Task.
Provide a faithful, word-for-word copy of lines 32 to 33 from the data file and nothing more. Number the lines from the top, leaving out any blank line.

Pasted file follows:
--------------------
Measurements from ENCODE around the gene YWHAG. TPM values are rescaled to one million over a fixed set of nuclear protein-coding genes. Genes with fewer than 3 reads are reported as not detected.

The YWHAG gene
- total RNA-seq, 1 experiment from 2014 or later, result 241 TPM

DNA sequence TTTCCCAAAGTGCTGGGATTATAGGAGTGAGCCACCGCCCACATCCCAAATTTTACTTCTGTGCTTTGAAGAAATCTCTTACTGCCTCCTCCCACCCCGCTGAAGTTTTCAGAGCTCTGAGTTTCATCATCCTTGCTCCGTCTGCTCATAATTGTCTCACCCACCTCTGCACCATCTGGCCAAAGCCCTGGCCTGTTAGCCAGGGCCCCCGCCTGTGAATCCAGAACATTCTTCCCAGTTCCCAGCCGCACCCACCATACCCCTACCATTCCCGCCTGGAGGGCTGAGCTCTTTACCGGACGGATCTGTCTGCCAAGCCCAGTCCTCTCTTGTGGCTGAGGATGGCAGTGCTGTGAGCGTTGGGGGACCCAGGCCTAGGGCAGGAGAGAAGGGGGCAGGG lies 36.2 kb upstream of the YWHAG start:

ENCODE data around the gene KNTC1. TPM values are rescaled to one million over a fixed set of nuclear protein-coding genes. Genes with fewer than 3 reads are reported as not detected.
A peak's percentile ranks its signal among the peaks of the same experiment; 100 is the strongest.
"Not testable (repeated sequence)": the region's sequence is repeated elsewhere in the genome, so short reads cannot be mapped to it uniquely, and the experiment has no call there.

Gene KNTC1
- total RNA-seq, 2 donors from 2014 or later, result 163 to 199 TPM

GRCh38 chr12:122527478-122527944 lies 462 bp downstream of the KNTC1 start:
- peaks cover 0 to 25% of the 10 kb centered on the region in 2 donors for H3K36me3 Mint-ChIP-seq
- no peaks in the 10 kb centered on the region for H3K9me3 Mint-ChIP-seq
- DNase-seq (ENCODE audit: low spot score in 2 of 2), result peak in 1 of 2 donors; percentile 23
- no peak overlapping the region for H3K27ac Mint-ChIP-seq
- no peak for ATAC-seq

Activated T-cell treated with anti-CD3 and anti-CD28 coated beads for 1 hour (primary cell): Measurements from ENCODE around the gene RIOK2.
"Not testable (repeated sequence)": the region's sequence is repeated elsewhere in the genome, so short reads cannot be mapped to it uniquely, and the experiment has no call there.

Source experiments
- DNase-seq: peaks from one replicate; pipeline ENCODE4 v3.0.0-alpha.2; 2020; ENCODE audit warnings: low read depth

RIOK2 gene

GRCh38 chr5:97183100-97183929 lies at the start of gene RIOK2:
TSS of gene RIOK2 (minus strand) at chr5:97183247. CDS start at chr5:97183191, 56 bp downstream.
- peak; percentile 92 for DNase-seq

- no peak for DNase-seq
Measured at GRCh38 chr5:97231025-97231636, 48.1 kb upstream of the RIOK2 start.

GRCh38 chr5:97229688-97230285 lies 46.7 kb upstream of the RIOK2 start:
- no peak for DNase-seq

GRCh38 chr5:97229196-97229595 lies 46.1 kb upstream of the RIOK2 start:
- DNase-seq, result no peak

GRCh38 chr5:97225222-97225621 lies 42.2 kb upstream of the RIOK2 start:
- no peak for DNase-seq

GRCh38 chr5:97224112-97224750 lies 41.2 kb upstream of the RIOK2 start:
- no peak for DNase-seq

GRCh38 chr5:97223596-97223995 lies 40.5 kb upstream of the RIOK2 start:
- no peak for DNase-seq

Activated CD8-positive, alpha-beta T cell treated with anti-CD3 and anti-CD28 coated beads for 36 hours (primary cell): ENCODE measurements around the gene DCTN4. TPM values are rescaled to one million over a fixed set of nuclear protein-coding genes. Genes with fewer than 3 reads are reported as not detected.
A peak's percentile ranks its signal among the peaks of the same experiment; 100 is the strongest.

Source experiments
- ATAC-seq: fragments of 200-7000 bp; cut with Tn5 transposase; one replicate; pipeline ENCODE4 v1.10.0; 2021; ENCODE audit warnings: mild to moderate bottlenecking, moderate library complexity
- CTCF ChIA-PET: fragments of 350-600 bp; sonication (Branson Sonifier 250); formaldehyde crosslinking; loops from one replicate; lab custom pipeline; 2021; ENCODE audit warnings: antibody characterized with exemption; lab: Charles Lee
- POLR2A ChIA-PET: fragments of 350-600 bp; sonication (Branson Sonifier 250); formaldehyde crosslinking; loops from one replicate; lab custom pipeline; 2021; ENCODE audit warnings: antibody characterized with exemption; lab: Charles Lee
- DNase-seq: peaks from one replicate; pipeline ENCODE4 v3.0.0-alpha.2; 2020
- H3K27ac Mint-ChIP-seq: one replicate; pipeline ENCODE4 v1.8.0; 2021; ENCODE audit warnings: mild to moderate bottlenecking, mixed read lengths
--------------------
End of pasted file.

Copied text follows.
GRCh38 chr5:97224112-97224750 lies 41.2 kb upstream of the RIOK2 start:
- no peak for DNase-seq